The Tribune Democrat, Johnstown, PA

Local Sports

June 11, 2014

Course offers little advantage to locals

JOHNSTOWN — As it draws in the top amateur golfers from around the nation with a strong international field in town, Sunnehanna County Club is designed to reward golfers that possess a streak of ingenuity in their game when the course gears up for its annual Sunnehanna Amateur Tournament for Champions.

The course – in its tournament conditions – can prove daunting for strangers to the A.W. Tillinghast-designed course and even those who have seen the course repeatedly.

Four players in this year’s field of 89 hail from spots within an hour of the Westmont course, though that’s not implying that any of the quartet have a leg up on the pack.

Sunnehanna Country Club champion Derek Hayes, of Johnstown, carded an opening-round 79 with a pair of double bogeys and a triple bogey on No 14. He did pick up birdies on Nos. 2, 11 and 18.

According to Hayes, the roughs around the course lived up to their name, punishing anyone that dared to put a ball in the thick grass.

“It’s night and day,” Hayes said. “The roughs are so much higher than we’re used to. The pins they use, we never see up here on a regular basis. I’d say that there is no home-course advantage for the tournament.” 

Somerset’s Nick Sanner – the Greater Johnstown Open champion – had a similar day, carding seven bogeys, a double bogey and a triple bogey against a pair of birdies to finish with 80.

The Rockwood Area High School product, who has golfed Sunnehanna in the past, hadn’t seen the course like this. That led to a sluggish start out of the gate where Sanner tried to compensate for the task ahead. 

“I was trying to steer the ball a little bit off the first couple of tees,” Sanner said. “Just in the rough, I was just dead. I would really try to make something happen out of it and I ended up getting a taste of my own medicine.” 

A pair of Westmoreland County golfers – Ron DeNunzio of Greensburg and Will Wears of Latrobe – have also tackled the course before, although sparingly in Wears’ case.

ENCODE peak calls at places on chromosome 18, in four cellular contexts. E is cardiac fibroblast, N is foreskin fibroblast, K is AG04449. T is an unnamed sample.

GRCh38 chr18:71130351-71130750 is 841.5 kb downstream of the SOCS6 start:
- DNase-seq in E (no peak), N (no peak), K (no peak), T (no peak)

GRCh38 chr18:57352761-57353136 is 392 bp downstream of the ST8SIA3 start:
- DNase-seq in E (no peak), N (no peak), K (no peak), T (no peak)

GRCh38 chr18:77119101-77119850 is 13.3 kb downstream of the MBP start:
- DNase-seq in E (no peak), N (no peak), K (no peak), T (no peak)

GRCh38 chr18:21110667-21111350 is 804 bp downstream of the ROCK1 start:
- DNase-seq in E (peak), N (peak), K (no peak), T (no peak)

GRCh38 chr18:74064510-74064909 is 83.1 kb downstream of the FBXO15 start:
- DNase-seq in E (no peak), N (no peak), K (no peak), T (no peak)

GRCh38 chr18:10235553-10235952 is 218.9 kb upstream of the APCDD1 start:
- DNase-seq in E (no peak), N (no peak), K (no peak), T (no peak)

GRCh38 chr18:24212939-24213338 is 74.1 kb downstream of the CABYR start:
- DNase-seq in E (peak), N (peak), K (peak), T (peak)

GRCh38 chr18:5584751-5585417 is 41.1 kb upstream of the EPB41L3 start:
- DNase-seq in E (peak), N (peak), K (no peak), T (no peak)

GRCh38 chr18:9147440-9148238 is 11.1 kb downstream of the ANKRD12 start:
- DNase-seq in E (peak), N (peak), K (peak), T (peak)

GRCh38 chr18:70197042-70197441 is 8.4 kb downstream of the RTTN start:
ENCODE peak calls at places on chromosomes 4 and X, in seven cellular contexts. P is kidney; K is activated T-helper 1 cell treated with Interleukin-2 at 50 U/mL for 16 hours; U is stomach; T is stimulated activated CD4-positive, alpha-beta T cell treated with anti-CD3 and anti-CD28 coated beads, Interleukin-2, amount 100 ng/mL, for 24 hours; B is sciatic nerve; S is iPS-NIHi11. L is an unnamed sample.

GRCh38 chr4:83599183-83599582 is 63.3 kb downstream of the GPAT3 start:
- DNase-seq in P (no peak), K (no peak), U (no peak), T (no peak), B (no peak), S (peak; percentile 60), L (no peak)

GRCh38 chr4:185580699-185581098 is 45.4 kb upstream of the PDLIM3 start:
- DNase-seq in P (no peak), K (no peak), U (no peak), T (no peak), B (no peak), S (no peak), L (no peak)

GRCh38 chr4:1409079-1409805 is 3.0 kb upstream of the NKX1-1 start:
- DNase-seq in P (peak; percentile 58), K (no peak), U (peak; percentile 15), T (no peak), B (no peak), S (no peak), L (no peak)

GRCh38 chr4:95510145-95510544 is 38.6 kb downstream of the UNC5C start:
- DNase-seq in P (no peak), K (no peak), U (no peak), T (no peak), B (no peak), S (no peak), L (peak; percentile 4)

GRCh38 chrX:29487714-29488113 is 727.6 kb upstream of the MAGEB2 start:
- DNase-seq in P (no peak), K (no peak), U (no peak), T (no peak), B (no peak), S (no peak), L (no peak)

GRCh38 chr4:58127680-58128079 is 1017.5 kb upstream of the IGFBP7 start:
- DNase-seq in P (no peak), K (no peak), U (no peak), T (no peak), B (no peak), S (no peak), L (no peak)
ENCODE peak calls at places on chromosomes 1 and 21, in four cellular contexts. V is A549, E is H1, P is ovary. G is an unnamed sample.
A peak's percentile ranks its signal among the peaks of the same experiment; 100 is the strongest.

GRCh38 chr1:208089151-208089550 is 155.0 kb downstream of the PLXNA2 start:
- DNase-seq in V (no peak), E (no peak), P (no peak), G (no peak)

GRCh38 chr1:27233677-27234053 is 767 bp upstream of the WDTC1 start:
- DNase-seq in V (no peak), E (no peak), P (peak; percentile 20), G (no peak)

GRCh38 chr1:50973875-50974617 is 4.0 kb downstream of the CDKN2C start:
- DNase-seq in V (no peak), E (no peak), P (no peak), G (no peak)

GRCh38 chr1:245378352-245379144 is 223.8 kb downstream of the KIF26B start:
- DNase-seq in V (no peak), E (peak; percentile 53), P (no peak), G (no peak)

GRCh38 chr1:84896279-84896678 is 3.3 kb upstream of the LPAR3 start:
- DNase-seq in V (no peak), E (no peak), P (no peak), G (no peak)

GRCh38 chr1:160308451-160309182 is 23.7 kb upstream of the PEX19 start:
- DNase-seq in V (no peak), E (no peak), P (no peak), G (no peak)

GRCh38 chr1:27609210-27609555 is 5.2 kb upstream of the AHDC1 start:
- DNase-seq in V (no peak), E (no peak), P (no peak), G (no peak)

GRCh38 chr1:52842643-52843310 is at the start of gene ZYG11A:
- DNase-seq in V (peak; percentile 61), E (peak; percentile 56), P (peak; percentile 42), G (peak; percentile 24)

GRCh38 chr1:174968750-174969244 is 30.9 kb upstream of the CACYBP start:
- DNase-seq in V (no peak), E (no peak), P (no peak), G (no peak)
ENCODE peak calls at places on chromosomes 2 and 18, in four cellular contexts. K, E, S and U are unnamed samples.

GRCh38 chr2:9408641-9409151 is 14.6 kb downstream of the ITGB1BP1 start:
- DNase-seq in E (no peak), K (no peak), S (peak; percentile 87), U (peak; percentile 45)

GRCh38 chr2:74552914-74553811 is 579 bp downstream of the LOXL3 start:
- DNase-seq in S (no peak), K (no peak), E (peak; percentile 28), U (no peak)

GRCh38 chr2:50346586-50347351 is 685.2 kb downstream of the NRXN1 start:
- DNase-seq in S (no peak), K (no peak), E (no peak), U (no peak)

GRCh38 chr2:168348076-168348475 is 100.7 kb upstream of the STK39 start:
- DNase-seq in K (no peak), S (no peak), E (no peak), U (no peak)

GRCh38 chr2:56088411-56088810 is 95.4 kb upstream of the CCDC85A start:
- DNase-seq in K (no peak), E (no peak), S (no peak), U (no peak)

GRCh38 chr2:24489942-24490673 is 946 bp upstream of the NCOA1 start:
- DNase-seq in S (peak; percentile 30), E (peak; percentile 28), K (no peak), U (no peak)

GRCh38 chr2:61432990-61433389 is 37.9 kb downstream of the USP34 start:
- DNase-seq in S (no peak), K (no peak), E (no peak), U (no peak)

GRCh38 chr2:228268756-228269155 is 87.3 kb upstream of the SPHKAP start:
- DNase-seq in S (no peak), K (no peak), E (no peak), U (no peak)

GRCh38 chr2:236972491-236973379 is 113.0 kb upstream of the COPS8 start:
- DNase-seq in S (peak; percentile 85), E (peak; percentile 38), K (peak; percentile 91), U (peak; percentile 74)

“I’ve played here once or twice the last couple of years then I played here (Tuesday) in the Am-Am and one day last week,” said Wears, who shot a 78. “I hadn’t really ever seen like it was (Tuesday) until then. I’d heard it was really hard. It was a tough day.” 

“I missed a couple fairways by about 5 or 6 yards then I got on a bogey train. Not terrible shots, just not in the fairway and if you’re not in the fairway, then you’re hacking out and if you’re hitting close from there, then you aren’t making par.”

DeNunzio posted a 74 with just three holes played above par.

“The rough is definitely different,” DeNunzio said. “Probably the thickest rough I’ve ever played. The greens are about the same as I’ve always played but the rough is the most difficult thing around here.”

The course, with a higher degree of difficulty than the one that members see during the year, isn’t the heartless monster that some cards on Wednesday indicated.

It just takes a softer plan of attack according to co-leader Michael Cromie.

“I love this golf course because it’s kind of old school,” Cromie said.

“It really makes you think around the course, not just hitting a driver every hole. Not hitting that flag at every hole. That’s kind of my game, too, because I’m not a bomber. I just managed my way around, thought my way around and see if I can make a few putts.”

Cromie and Sam Burns each recorded 65s on Wednesday to share the lead going into today’s second round.

Burns’ secret for success wasn’t exactly one that the field was disregarding in strategy, though the execution may have been lacking.

“It’s not easy,” Burns said. “Just avoid (the roughs) at all costs. You just gotta get in the fairway as much as possible.” 

Shawn Curtis is the sports editor of The Tribune-Democrat. Follow him on Twitter at

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